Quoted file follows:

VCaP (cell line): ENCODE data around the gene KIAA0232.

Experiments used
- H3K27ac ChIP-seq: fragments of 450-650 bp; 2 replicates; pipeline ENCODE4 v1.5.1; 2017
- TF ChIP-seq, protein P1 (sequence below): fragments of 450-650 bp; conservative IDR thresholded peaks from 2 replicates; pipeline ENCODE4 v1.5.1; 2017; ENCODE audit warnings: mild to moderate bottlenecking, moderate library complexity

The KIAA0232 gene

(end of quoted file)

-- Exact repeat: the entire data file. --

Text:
VCaP (cell line): ENCODE data around the gene KIAA0232.

Experiments used
- H3K27ac ChIP-seq: fragments of 450-650 bp; 2 replicates; pipeline ENCODE4 v1.5.1; 2017
- TF ChIP-seq, protein P1 (sequence below): fragments of 450-650 bp; conservative IDR thresholded peaks from 2 replicates; pipeline ENCODE4 v1.5.1; 2017; ENCODE audit warnings: mild to moderate bottlenecking, moderate library complexity

The KIAA0232 gene